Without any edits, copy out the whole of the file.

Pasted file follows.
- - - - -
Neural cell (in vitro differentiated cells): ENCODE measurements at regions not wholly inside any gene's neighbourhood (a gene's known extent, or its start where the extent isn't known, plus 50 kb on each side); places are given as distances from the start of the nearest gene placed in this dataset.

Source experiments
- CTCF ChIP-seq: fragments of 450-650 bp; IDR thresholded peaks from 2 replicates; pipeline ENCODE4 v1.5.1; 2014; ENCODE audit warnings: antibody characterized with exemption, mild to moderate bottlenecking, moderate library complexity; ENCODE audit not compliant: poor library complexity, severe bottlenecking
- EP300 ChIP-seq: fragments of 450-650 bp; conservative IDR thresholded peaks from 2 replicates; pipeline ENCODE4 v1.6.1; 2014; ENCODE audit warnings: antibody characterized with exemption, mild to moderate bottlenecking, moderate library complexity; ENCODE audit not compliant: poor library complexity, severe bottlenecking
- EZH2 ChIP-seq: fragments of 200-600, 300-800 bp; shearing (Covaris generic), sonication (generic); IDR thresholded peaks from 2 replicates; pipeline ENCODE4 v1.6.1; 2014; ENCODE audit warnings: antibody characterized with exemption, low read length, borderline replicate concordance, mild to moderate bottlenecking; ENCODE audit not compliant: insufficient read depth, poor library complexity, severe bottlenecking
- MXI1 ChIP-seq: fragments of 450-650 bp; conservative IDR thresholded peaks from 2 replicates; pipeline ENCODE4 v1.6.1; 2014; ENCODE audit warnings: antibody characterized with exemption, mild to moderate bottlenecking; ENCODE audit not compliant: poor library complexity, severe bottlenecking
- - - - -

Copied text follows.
Neural cell (in vitro differentiated cells): ENCODE measurements at regions not wholly inside any gene's neighbourhood (a gene's known extent, or its start where the extent isn't known, plus 50 kb on each side); places are given as distances from the start of the nearest gene placed in this dataset.

Source experiments
- CTCF ChIP-seq: fragments of 450-650 bp; IDR thresholded peaks from 2 replicates; pipeline ENCODE4 v1.5.1; 2014; ENCODE audit warnings: antibody characterized with exemption, mild to moderate bottlenecking, moderate library complexity; ENCODE audit not compliant: poor library complexity, severe bottlenecking
- EP300 ChIP-seq: fragments of 450-650 bp; conservative IDR thresholded peaks from 2 replicates; pipeline ENCODE4 v1.6.1; 2014; ENCODE audit warnings: antibody characterized with exemption, mild to moderate bottlenecking, moderate library complexity; ENCODE audit not compliant: poor library complexity, severe bottlenecking
- EZH2 ChIP-seq: fragments of 200-600, 300-800 bp; shearing (Covaris generic), sonication (generic); IDR thresholded peaks from 2 replicates; pipeline ENCODE4 v1.6.1; 2014; ENCODE audit warnings: antibody characterized with exemption, low read length, borderline replicate concordance, mild to moderate bottlenecking; ENCODE audit not compliant: insufficient read depth, poor library complexity, severe bottlenecking
- MXI1 ChIP-seq: fragments of 450-650 bp; conservative IDR thresholded peaks from 2 replicates; pipeline ENCODE4 v1.6.1; 2014; ENCODE audit warnings: antibody characterized with exemption, mild to moderate bottlenecking; ENCODE audit not compliant: poor library complexity, severe bottlenecking